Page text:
There is considerable evidence, both nationally and internationally, of the importance of effective parenting in generating outcomes for children and young people, as well as for their parents and society .
What the research says:
- The quality of the parent-child relationship is associated with self-regulation and behaviour, engagement and participation, mental health, academic achievement and the ability to develop and sustain relationships over a lifetime. For example, a negative parenting style is strongly associated with aggressive behaviour, delinquency, depression, anxiety and high-risk behaviours (e.g. smoking, drug/alcohol misuse).
- Parenting is an important mediator in redressing the effects of poverty and disadvantage.
- A supportive home learning environment is positively associated with children’s early achievements and wellbeing and influences social mobility.
- Warm, attentive, stimulating parenting is strongly associated with children’s positive social, emotional, cognitive and physical development. Children who have benefited from good parenting have a greater chance of succeeding in school, of getting jobs and reducing the chance of criminal behaviour.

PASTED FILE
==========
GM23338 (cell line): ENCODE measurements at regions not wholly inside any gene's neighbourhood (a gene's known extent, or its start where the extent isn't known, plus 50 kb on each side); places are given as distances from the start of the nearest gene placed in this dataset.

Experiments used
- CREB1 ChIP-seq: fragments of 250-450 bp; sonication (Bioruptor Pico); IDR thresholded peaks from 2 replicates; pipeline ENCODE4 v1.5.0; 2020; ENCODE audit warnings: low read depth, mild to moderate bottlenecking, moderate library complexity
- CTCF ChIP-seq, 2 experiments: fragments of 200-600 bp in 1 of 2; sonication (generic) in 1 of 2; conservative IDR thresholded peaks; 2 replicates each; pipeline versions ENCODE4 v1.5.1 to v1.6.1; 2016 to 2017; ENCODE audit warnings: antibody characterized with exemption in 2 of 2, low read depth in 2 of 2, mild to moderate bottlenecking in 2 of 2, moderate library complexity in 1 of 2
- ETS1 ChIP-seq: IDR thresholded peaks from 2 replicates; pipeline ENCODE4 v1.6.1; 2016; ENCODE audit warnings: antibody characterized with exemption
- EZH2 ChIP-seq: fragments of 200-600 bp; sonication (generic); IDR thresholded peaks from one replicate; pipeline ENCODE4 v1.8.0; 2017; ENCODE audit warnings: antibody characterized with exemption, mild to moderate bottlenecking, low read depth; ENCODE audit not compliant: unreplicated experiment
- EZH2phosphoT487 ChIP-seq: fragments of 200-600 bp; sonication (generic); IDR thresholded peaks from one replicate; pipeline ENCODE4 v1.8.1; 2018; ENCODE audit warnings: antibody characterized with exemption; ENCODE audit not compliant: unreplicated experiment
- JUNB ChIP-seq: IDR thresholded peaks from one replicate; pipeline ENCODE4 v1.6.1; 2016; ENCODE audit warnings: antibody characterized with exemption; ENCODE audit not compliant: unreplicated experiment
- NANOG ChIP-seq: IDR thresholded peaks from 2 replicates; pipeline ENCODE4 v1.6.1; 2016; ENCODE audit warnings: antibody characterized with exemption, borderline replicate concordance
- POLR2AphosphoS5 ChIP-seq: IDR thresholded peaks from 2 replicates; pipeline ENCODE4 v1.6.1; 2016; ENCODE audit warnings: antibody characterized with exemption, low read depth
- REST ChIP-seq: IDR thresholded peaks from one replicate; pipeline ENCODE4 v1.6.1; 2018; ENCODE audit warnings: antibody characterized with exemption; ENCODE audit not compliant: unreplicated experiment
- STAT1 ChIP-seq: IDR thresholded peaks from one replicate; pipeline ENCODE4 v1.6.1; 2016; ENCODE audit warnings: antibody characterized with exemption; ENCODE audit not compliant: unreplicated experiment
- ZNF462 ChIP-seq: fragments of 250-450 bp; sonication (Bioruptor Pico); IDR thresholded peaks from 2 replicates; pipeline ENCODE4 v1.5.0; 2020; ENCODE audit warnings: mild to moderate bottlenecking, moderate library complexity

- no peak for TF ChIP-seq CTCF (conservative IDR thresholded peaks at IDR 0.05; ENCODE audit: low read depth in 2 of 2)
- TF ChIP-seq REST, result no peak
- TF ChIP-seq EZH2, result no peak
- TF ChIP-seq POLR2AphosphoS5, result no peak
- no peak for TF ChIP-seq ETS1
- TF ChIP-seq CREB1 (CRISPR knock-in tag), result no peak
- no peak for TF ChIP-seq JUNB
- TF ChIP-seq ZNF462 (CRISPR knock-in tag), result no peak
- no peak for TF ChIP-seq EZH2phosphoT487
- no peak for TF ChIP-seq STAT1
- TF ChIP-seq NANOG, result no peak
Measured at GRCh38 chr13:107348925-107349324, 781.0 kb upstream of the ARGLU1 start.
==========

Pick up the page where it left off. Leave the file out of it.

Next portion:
- Parents are key mediators in developing and supporting desirable health-related behaviours among children and addressing undesirable behaviours e.g. healthy eating and physical activity.
- It is evident from research that changes in the family only occur if we empower parents; making decisions on their behalf will not have long-term benefits.
- Actively involving parents in the design, delivery and evaluation of parenting supports and services through parental participation initiatives may result in better outcomes for families. It is also more likely that parents themselves will use participatory practices at home.
Adverse Childhood Experiences and Parenting Support
Research on mothers and fathers who have experienced adverse childhood experiences (ACEs) indicate that there may be 18% increase in the suspected risk of their children developing a developmental delay, particularly in the areas of problem solving and communication. The wide-ranging health and social consequences of ACEs underscores the importance of prevention. Research also suggests that the benefits of effective prevention likely outweigh the costs of longer-term remedial interventions and deliver benefits for children, parents and wider society.